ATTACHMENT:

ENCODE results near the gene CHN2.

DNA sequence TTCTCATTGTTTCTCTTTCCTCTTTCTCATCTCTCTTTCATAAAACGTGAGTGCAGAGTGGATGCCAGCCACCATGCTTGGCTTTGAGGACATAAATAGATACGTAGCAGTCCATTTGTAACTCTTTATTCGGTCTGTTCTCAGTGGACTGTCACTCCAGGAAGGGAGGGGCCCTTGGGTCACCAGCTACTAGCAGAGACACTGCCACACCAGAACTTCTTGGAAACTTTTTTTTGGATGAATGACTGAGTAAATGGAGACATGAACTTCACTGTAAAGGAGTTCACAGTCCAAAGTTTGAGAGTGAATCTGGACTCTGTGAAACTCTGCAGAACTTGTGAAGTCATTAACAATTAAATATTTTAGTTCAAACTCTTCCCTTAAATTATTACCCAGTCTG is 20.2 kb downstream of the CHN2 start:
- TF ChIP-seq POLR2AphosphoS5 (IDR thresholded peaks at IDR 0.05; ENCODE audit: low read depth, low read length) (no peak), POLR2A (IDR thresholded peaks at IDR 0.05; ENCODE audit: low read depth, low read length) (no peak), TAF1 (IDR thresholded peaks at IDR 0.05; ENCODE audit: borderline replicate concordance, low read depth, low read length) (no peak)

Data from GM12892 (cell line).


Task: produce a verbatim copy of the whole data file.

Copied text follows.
ENCODE results near the gene CHN2.

DNA sequence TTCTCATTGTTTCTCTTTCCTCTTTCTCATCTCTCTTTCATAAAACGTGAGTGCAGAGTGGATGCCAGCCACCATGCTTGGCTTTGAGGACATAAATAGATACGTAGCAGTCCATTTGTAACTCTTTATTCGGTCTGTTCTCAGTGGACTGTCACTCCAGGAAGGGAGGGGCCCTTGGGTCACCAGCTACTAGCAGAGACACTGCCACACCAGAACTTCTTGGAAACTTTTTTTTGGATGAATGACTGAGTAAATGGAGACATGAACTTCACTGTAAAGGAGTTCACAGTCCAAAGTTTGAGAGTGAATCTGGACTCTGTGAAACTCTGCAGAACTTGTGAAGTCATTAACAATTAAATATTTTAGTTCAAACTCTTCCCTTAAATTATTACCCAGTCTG is 20.2 kb downstream of the CHN2 start:
- TF ChIP-seq POLR2AphosphoS5 (IDR thresholded peaks at IDR 0.05; ENCODE audit: low read depth, low read length) (no peak), POLR2A (IDR thresholded peaks at IDR 0.05; ENCODE audit: low read depth, low read length) (no peak), TAF1 (IDR thresholded peaks at IDR 0.05; ENCODE audit: borderline replicate concordance, low read depth, low read length) (no peak)

Data from GM12892 (cell line).